We’ve now got an array of tools available to us that are part of our suite of apps in the University that we can use to manage projects. That’s what I really want to just come across today. First thing, I apologise if I am telling people or teaching people how to suck eggs. But if there are things in here that people don’t know about, then I’ve only got ten minutes today, so please get in touch with me. Drop me a Teams message or an email or whatever. I’ll be happy to spend some one-on-one time with you. I’ve said my bit. I’ll share my screen. I will share screen 2, hopefully.
Microsoft Planner [00:45]
This set of apps is available to us obviously on the Office 365. We can get to these additional apps by logging into an Office 365 account office.com with our MWS credentials. What I’m going to do today, I’m going to talk about Planner. I’m going to go into Gantt Charts and Excel and then I’m going to talk about something outside of that remit, which is Mural. Hopefully you’re all going to get something new.
The first thing: Planner. Planner is an app which is like the stage up from… For example people might be managing projects and tasks using Microsoft Outlook. Or they might be even writing them down on a to-do list – and that’s absolutely fine. There’s nothing wrong with them. Planner is like the next level of tech for managing your projects and your tasks. To get to that, if I click on click on Planner and then create a new plan, a new plan is essentially your project, so whatever that might be. I’ll just put a test in here and hopefully no one’s already got a test one.
Whatever that project might be, that will be your plan. Then once that’s been created, in here you’ve got a very simple interface where you can start to create tasks. It does get a bit more interesting than just assigning tasks. Some of the work streams in your project might be, for example, to do some stakeholder mapping. I’ll just put stakeholders in there and then I’ll add another bucket, which might be finance. Then maybe something around comms. Now I’m beginning to break down my project into the various components of what they are by just adding a new bucket. In a new bucket I can have various multiple tasks.
Now I’ve got those stages of the project and I’ve mapped all those out already, I’m now at the point where I can start to add those tasks in. If I just create a task in here in stakeholders, for example, and do something around; say I’m going to create a stakeholder map. Once I’ve added that task and I now click on that task, I get some more detail. This is where you’re getting into that project management sphere because not only can you set the progress and the priority of those tasks. You can assign those tasks to other people.
Right at the bottom there – I should have done that before, actually – I could’ve assigned that to another member of a team, to a manager, to whoever it is within the organisation. Not only can I do that; I can add a checklist to the item. If that that task is fairly big there are going to be lots of sub-tasks to create in a stakeholder map. It could just start with a phone call, for example. One of the checklists could be: call, I don’t know, Sue for some other reason.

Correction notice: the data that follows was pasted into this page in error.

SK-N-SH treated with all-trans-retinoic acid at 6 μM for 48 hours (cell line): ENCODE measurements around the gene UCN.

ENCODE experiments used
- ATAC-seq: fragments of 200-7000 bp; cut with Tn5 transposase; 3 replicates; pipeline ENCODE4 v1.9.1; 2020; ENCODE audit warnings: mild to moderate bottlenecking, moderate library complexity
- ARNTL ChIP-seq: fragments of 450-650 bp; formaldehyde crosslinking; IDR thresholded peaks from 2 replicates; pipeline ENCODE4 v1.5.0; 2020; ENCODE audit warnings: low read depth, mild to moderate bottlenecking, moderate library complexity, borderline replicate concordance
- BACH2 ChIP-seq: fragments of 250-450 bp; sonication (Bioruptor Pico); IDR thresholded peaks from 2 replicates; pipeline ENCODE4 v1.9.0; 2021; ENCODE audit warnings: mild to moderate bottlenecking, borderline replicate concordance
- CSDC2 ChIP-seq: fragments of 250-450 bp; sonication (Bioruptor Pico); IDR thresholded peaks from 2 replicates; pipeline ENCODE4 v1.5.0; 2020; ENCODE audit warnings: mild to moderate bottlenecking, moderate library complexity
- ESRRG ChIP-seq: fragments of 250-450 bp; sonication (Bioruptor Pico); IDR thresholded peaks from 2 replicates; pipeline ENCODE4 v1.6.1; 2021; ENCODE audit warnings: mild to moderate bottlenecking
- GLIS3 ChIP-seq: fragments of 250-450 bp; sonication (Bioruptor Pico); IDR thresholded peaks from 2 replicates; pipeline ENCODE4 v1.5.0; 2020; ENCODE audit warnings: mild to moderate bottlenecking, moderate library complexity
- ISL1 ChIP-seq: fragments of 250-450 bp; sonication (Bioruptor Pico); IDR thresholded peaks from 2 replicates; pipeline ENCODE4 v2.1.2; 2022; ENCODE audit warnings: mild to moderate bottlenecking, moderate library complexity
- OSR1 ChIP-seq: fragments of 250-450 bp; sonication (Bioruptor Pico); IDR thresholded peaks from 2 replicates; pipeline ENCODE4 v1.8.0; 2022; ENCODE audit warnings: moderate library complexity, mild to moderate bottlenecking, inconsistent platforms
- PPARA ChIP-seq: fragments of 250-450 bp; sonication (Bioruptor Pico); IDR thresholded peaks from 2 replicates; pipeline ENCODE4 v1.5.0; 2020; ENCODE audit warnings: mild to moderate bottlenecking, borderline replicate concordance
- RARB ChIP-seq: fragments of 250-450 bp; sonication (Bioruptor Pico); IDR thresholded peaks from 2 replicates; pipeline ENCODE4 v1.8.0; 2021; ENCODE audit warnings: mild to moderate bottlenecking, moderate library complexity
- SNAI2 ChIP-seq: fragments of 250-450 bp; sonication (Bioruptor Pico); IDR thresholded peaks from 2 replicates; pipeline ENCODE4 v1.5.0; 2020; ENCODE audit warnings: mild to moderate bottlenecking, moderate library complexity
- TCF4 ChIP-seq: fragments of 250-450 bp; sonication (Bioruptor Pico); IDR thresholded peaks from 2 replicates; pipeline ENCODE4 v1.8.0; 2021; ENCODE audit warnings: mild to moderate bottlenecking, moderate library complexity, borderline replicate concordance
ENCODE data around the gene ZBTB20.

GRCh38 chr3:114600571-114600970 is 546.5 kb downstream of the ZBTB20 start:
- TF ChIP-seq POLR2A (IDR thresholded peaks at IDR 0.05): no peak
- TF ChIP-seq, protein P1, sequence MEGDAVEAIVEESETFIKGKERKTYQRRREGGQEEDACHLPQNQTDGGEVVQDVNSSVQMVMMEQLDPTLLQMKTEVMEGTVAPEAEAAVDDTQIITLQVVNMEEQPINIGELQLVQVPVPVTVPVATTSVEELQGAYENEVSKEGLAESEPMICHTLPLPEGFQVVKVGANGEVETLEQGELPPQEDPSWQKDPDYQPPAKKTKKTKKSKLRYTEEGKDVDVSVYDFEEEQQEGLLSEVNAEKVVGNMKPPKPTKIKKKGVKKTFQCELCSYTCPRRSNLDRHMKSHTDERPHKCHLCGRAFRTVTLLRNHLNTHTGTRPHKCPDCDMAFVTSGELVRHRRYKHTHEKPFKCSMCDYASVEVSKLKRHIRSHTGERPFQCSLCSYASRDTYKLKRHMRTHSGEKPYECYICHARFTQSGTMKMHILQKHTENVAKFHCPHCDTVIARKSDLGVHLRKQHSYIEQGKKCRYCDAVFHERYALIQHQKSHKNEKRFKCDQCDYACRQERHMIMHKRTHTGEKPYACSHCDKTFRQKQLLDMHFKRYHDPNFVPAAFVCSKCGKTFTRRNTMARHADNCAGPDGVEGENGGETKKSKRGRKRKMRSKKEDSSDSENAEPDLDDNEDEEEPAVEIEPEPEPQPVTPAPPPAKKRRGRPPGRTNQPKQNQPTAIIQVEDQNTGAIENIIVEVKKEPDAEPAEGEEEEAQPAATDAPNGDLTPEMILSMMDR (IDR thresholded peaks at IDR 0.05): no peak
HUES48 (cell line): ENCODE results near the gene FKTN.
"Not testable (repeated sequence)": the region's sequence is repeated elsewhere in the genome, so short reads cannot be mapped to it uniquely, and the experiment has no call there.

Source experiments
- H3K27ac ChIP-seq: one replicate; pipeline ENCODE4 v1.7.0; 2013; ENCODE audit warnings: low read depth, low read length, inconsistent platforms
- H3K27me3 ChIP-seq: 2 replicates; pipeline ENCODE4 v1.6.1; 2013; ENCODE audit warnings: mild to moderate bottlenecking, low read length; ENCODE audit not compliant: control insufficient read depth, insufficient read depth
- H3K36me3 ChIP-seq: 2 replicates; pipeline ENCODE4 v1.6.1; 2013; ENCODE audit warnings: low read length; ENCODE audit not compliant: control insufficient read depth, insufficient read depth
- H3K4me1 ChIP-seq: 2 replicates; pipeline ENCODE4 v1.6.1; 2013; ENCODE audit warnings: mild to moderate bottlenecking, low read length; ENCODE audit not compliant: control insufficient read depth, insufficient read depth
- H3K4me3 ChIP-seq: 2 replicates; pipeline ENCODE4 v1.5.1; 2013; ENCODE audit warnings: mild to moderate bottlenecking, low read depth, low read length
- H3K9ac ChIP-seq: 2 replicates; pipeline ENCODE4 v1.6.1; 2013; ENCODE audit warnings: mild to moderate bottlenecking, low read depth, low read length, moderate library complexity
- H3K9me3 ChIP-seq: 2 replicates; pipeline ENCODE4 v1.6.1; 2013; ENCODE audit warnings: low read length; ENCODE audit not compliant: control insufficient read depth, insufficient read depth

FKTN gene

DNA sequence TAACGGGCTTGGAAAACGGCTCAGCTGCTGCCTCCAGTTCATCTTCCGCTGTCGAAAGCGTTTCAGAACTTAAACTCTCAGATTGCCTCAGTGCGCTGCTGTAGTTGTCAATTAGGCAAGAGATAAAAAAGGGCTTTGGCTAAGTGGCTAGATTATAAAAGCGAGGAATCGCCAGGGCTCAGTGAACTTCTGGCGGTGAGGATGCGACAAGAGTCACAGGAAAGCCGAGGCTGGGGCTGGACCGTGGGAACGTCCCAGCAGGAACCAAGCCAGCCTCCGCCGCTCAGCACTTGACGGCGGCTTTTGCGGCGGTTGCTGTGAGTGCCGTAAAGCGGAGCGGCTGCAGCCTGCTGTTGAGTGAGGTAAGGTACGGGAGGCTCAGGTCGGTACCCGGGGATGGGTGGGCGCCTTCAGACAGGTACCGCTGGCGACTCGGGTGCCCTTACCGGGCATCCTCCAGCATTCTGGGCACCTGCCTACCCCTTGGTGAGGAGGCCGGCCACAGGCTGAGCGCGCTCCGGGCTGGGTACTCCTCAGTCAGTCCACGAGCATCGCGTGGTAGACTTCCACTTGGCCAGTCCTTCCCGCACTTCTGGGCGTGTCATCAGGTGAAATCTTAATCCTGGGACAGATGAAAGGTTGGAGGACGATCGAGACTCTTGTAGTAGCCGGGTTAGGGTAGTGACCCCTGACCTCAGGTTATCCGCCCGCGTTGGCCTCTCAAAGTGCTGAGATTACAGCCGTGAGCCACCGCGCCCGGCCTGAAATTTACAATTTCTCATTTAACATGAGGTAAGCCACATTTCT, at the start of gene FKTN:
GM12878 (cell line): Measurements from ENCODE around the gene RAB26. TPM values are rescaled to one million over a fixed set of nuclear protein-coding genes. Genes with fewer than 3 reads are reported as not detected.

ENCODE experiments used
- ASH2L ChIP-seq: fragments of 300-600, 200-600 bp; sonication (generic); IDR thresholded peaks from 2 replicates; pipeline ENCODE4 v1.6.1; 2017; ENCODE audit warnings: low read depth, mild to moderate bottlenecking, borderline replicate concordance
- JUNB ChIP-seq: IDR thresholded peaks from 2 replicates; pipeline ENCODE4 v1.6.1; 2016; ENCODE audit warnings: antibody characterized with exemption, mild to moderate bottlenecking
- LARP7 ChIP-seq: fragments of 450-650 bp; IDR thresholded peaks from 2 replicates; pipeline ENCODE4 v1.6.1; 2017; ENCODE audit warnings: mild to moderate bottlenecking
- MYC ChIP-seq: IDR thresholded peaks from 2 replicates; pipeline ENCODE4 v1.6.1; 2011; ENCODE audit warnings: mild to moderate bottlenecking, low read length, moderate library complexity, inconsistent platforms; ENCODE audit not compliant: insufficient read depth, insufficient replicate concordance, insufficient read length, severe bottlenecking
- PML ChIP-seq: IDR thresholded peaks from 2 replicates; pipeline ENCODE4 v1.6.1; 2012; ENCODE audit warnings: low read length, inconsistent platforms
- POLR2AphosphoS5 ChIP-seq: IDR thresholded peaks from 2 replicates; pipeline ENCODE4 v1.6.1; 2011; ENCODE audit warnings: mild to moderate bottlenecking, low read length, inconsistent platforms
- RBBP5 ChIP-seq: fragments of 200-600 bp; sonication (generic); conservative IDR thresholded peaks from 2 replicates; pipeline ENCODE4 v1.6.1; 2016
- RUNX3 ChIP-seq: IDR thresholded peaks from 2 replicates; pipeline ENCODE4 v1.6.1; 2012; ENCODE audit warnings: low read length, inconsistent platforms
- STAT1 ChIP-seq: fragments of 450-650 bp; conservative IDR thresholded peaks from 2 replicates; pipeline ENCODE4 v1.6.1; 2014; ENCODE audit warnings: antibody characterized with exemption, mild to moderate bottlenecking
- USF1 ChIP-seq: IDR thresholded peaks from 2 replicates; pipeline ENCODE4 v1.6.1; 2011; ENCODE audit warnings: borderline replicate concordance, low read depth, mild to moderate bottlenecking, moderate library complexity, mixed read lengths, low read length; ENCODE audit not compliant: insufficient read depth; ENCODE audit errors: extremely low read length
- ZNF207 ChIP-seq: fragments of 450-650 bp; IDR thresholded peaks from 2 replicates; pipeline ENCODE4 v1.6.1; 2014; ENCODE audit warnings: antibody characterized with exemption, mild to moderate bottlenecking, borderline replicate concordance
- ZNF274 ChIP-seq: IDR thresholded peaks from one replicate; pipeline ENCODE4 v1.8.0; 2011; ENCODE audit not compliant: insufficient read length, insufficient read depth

Then you start to really break down these things; you break down these tasks into their individual components. Obviously you can create attachments there and you can do all the bits in there and make comments. As they start to get completed, you can start to update the completion status.
For this one I’m just going to add in progress at the moment. Then I’m going to close that down. One other slight thing; you can call a code and you can change the name of those calls, should you so wish. I’m going to add another task in here which is going to be; I’m going to set this task to be an overdue. I’m just going to put create report. I’m going to set the due date to overdue, and this time I’m going to assign it to myself and add that task. There’s nothing else I need to put in there. I could add some extra detail like I did before, but I don’t think I need to on this.
So you can see now we can build up a list of tasks related to a component of your project. Then we get to the nice stuff. In here now, once you start to get some tasks going, they’ve been assigned to other people, you start to get some metrics back into this dashboard field. Once you’ve got, say, ten or 11 tasks in here you can start to configure these graphs. You might want this as a bar chart etc. You can start to change the features of these; what’s urgent, what’s overdue so it gives you that very clear indication at a glance of what’s overdue, what hasn’t been done yet and so on.
The schedule is just the same as it would be in Outlook. It’s a calendar view but it does show the tasks that I’ve put in there and then when they are due or when they need to be completed. Just as an aside, you’re project managing whatever it might be. You’ve got a group of people; when you start to assign them their tasks in Planner, they will start to have email notifications that they’ve been assigned a task. It’ll appear in their dashboard so they’ll get an overview of that project that’s been created at the same time. They’ll be able to see what tasks are for them or what tasks are for others.
So very quickly you can build up a pure project management methodology just by using Planner. I think Planner is really cool. I really like that but it doesn’t go quite far enough. By the way, all these down here, these are plans that I use regularly. I assign tasks. Not everybody does the tasks that I assign them on time, but that’s another issue.